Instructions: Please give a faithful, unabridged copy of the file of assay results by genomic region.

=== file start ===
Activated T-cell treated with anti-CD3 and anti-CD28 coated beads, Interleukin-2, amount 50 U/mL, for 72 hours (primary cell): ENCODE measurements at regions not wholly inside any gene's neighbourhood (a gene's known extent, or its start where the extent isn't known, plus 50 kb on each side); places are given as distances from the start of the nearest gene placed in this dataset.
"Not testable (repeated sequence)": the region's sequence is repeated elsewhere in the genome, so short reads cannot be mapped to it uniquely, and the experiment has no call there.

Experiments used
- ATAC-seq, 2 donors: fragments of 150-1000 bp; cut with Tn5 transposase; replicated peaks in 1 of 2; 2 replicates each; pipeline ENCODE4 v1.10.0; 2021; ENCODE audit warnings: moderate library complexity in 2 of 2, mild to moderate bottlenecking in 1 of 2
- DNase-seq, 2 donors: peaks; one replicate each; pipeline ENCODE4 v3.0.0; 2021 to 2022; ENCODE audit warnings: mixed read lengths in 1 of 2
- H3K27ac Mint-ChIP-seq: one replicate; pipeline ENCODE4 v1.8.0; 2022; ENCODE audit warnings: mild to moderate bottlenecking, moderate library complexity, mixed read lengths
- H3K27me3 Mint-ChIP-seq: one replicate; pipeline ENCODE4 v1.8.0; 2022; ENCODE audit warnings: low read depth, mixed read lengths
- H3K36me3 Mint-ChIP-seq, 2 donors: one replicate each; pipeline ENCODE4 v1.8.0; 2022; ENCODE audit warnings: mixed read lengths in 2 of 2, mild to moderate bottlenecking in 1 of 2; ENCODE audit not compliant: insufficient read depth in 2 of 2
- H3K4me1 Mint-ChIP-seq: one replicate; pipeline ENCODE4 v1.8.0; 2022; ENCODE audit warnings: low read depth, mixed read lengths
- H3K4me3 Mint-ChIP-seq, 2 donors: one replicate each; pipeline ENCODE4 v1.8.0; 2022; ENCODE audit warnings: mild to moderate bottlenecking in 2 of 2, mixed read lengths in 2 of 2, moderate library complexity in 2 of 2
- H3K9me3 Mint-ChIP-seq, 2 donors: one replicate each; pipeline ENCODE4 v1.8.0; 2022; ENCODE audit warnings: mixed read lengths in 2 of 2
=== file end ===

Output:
Activated T-cell treated with anti-CD3 and anti-CD28 coated beads, Interleukin-2, amount 50 U/mL, for 72 hours (primary cell): ENCODE measurements at regions not wholly inside any gene's neighbourhood (a gene's known extent, or its start where the extent isn't known, plus 50 kb on each side); places are given as distances from the start of the nearest gene placed in this dataset.
"Not testable (repeated sequence)": the region's sequence is repeated elsewhere in the genome, so short reads cannot be mapped to it uniquely, and the experiment has no call there.

Experiments used
- ATAC-seq, 2 donors: fragments of 150-1000 bp; cut with Tn5 transposase; replicated peaks in 1 of 2; 2 replicates each; pipeline ENCODE4 v1.10.0; 2021; ENCODE audit warnings: moderate library complexity in 2 of 2, mild to moderate bottlenecking in 1 of 2
- DNase-seq, 2 donors: peaks; one replicate each; pipeline ENCODE4 v3.0.0; 2021 to 2022; ENCODE audit warnings: mixed read lengths in 1 of 2
- H3K27ac Mint-ChIP-seq: one replicate; pipeline ENCODE4 v1.8.0; 2022; ENCODE audit warnings: mild to moderate bottlenecking, moderate library complexity, mixed read lengths
- H3K27me3 Mint-ChIP-seq: one replicate; pipeline ENCODE4 v1.8.0; 2022; ENCODE audit warnings: low read depth, mixed read lengths
- H3K36me3 Mint-ChIP-seq, 2 donors: one replicate each; pipeline ENCODE4 v1.8.0; 2022; ENCODE audit warnings: mixed read lengths in 2 of 2, mild to moderate bottlenecking in 1 of 2; ENCODE audit not compliant: insufficient read depth in 2 of 2
- H3K4me1 Mint-ChIP-seq: one replicate; pipeline ENCODE4 v1.8.0; 2022; ENCODE audit warnings: low read depth, mixed read lengths
- H3K4me3 Mint-ChIP-seq, 2 donors: one replicate each; pipeline ENCODE4 v1.8.0; 2022; ENCODE audit warnings: mild to moderate bottlenecking in 2 of 2, mixed read lengths in 2 of 2, moderate library complexity in 2 of 2
- H3K9me3 Mint-ChIP-seq, 2 donors: one replicate each; pipeline ENCODE4 v1.8.0; 2022; ENCODE audit warnings: mixed read lengths in 2 of 2